A Wexford Man’s Plans for D-Day

A Wexford Man’s Plans for D-Day

A Wexford Man’s Plans for D-Day

Pinnacle to the invasion’s success were combined operations. At the centre of these operations was an Wexford man – Captain Rickard Donovan

By Declan Brennan

Cover image: Personnel and equipment arriving at Normandy by air and sea following the D-Day invasion in 1944. (Photo: US National Archives and Records Administration, 26-G-2517.)

Captain Rickard Donovan – Early Years and service in the Great War

Rickard Donovan

Rickard Donovan was born in 1898, at Ballymore near Ferns in County Wexford. At the age of 13, he was sent to the Royal Naval Colleges in Osborne and Dartmouth, England to qualify for a career in the Navy. At the start of the Great War, he was promoted to midshipman and was serving on HMS Ocean until it was hit by a mine and sunk in the Dardanelles in March 1915. Rickard was reassigned to HMS Agamemnon from April to June 1915, followed by HMS Exmouth until January 1917, and finally HMS Blenheim to August 1917. 

He travelled home in May 1916 for his father’s funeral. At this stage he had been promoted to Sub Lieutenant. For the remainder of the war, he became interested in and trained as a submariner, a service which was still in its infancy and extremely dangerous due to the many leaks and hazardous fumes on board the vessels. He did so well in this area of service he was promoted to Lieutenant by 1919.

Despite this promising start to his career, Rickard’s health was badly affected by his time aboard submarines and he contracted tuberculosis. By 1927, having reached the rank of Lieutenant Commander, the disease had progressed, he was invalided out of the Navy and granted a disability pension.

Times were hard for Rickard during the inter-war years and he worked in many areas, engineering, shipbuilding, at one stage he was a door-to-door salesperson selling china in London.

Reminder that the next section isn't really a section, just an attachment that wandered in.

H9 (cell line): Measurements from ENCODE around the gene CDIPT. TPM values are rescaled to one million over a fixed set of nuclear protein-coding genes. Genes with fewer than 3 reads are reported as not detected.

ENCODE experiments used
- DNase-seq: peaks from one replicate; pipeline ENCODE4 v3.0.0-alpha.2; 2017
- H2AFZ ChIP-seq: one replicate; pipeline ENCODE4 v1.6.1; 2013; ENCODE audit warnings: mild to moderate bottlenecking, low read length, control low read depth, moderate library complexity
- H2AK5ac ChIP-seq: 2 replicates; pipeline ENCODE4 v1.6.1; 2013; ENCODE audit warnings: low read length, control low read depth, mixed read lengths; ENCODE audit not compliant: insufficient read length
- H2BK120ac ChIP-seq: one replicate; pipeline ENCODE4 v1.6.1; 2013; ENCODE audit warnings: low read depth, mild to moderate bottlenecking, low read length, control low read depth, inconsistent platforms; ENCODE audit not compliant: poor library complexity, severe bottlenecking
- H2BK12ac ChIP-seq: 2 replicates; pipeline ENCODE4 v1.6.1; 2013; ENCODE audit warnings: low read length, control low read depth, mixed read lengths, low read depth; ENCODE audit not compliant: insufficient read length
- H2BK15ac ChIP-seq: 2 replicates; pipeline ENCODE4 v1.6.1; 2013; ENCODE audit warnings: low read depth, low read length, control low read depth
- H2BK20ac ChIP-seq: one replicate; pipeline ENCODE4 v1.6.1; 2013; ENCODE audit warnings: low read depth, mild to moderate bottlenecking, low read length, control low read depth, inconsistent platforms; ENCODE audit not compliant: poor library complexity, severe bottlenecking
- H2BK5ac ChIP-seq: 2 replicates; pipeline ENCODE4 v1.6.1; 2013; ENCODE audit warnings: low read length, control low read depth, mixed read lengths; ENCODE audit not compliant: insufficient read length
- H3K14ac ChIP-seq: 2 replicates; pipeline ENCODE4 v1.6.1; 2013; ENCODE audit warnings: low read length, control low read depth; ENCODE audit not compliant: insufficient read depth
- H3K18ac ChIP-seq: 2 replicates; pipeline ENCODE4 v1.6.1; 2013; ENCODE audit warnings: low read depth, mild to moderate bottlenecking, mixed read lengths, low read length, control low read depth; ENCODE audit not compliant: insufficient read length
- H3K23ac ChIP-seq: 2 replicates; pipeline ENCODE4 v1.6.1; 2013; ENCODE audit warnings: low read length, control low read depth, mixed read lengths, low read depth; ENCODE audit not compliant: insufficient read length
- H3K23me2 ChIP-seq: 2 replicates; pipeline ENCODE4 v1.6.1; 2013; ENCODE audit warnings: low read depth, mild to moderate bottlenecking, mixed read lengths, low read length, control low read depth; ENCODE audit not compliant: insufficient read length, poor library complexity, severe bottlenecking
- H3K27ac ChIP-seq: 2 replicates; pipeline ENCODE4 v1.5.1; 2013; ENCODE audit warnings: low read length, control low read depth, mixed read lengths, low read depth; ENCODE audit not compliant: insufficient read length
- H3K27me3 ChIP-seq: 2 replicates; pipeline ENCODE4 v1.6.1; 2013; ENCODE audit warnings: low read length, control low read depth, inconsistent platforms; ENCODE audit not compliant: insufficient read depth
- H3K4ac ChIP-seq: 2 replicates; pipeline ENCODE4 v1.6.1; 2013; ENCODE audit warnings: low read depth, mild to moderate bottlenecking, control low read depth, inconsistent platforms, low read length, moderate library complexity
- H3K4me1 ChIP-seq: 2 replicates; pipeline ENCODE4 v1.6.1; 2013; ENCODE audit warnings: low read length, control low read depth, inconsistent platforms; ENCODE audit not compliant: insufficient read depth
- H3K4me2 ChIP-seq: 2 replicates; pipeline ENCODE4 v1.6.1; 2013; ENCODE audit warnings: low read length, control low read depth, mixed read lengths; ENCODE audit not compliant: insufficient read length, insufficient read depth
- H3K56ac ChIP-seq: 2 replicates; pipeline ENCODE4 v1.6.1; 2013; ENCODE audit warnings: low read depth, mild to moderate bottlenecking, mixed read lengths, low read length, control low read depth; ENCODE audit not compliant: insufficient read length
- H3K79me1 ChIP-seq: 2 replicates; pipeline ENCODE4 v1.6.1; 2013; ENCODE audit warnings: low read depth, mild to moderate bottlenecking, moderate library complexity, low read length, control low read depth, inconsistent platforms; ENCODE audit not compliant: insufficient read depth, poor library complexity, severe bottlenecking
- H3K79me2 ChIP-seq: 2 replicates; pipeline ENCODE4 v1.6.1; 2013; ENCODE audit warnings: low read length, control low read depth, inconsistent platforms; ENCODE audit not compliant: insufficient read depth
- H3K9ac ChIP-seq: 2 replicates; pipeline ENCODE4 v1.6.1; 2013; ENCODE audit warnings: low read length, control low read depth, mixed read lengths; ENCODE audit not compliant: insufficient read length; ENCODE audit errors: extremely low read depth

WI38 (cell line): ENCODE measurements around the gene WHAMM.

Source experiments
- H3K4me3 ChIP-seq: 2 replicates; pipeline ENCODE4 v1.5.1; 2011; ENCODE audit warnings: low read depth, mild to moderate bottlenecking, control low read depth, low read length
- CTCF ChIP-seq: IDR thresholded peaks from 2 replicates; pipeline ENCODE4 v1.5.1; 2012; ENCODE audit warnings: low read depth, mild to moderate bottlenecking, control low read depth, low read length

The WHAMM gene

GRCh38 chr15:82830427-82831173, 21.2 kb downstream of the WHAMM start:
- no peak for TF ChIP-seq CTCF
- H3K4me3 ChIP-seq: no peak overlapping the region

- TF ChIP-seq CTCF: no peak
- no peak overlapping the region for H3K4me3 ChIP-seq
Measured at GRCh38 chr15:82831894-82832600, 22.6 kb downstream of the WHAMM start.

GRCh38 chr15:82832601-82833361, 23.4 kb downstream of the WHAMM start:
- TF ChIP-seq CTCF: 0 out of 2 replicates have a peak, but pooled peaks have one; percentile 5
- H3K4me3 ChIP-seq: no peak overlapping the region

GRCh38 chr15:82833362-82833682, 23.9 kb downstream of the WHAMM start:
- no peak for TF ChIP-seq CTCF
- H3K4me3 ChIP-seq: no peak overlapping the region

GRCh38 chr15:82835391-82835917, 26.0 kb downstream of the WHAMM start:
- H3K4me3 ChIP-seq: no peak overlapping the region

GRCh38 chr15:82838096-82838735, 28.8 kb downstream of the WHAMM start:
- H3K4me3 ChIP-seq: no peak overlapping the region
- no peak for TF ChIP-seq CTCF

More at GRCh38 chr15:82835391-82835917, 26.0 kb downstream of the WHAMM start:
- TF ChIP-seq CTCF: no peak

Rickard Donovan, extreme right, with fellow submariners.

World War II

At the outbreak of World War II in 1939, 41 year old Rickard reenlisted in the Armed Forces, and was assigned to Combined Operations which drew on the best practices and expertise available within the Royal Navy, the Army and the Royal Air Force to create a unified force. In the following years, Rickard was rapidly promoted, suggesting that he was highly regarded by his colleagues, comments in his service records show this to be true.

Combined Operations

A department of the British War Office set up during Second World War to harass the Germans on the European continent by means of raids carried out by use of combined naval and army forces. It comprised background staff whose job was to plan operations and to develop ideas and equipment to harass the enemy in any way possible. It also covered all those who worked with landing craft up to and including the landing ships that were used in the various amphibious operations. Among the projects undertaken by Combined Operations was the surveying of landing sites for invasions, including those of Sicily and Normandy. These were carried out by Combined Operations Pilotage Parties made up of members of the Royal Navy, Royal Marines, Corps of Royal Engineers and Special Boat Service. Combined operations were involved in many misinformation campaigns (fake news!) which took place preceding the D–Day landings.